Is Magic Really Better Than Technology When It Comes To Communication?

by Myt

Abstract: An analysis of communication in both the wizarding world and the muggle world.

Of course, the simple answer for many who are posed with this question, “Is magic really better than technology?” is generally a definitive “Yes…” However, I still feel that this is a very debatable question. Another good question would be which is more efficient? With magic, you can flick your wand and you have a quill in your hand to write your letter, however in the muggle world, you, of course, would have to get up and retrieve it. The same point could be made for most kinds of communication.

However, when it comes to communication in the time frame of these books this might be a harder question to answer. Because of the time the series took place (1990-1997), we would have to exclude the muggle technology of today. In the 1990s almost every household had a telephone and was able to reach somebody in a matter of seconds. However, during that same time in the wizard world owls seemed to be one of the few ways of communication. It’s not clear how long an owl takes to deliver a message but I would assume more than a few seconds. It is even true that a message could be delayed depending on the capability of the owl. So is a telephone superior to an owl when delivering short messages?

Another way of communication was seen in Deathly Hallows (y. 1997) when Kingsley notified the guests at the wedding of the Ministry’s downfall through a Patronus. Considering the Patronus’s speed, this seems somewhat similar to an instant message. So why not use this efficient way of communicating instead of owls? Could Patronuses potentially deliver longer messages or perhaps… packages?

Another key mode of communication is seen in Goblet of Fire when Sirius contacts Harry through the fireplace. Once again I ask: why is this simple way of communication not used instead of owls? Some simple explanations for this are that it might be an uncomfortable process – getting your head in there, you know – and that perhaps there are witches and wizards without a fireplace. Some other ways of communication that are less common are two-way mirrors, portraits, paper airplanes (seen in the Ministry of Magic), and Protean charms (as used by Dumbledore’s army on galleons).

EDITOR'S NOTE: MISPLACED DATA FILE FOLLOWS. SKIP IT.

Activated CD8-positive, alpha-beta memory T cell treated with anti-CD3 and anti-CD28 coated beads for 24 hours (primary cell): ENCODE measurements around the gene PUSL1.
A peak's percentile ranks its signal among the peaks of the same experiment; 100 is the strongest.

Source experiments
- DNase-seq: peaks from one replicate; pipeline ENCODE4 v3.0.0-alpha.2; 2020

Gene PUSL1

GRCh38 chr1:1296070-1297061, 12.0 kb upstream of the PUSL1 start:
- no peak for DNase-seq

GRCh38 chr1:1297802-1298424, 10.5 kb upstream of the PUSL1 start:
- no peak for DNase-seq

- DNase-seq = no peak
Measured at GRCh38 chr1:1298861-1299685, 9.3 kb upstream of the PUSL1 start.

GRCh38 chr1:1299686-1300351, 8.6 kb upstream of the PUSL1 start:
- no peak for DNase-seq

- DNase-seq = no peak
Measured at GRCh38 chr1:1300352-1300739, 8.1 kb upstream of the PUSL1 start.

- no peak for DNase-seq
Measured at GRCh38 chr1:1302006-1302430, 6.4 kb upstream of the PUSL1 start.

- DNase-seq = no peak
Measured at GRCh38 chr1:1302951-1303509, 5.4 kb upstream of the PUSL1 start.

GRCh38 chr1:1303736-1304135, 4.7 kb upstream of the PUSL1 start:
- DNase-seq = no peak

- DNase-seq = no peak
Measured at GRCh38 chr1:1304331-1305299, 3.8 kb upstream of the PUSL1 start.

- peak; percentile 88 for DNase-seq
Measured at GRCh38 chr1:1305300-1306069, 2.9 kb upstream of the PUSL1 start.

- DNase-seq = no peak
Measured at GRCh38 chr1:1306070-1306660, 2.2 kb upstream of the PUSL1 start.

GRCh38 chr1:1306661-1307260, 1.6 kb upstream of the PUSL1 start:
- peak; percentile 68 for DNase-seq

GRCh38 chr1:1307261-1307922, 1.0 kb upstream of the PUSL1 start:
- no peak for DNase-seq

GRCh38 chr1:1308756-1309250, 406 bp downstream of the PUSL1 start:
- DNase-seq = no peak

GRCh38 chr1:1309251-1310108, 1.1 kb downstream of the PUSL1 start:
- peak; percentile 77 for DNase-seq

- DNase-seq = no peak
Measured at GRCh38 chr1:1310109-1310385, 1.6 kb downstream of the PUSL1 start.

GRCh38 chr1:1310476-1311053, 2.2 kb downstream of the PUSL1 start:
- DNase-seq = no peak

All the aforesaid forms of magical communication were used in the 1990s when telephones, emailing, texting, and mail were all forms of muggle communication. However, technology today is very different from how it was in the ’90s. That brings up another question – Have there been any magical communicational advances made since the ’90s? The only way to gain this information is by looking at the epilogue chapter at the end of Deathly Hallows. The only information concerning communication in The Epilogue is that the children have owls and Ginny promised to write them letters. Clearly, they still use owl post as a main source of communication.

One can wonder why those in the wizarding world never learned to use iPads and e-readers and the Internet. The conclusion I’ve reached is that wizards have used magic to already accomplish things that iPads can do for muggles. I think they have ultimately found quicker and more efficient ways to communicate and get things done. I think that we both travel the same path when it comes to efficiency – magic folk and muggles – but each group finds different ways to do it. Of course, magic is superior to muggle technology. But when it comes to communication I think there are some close parallels.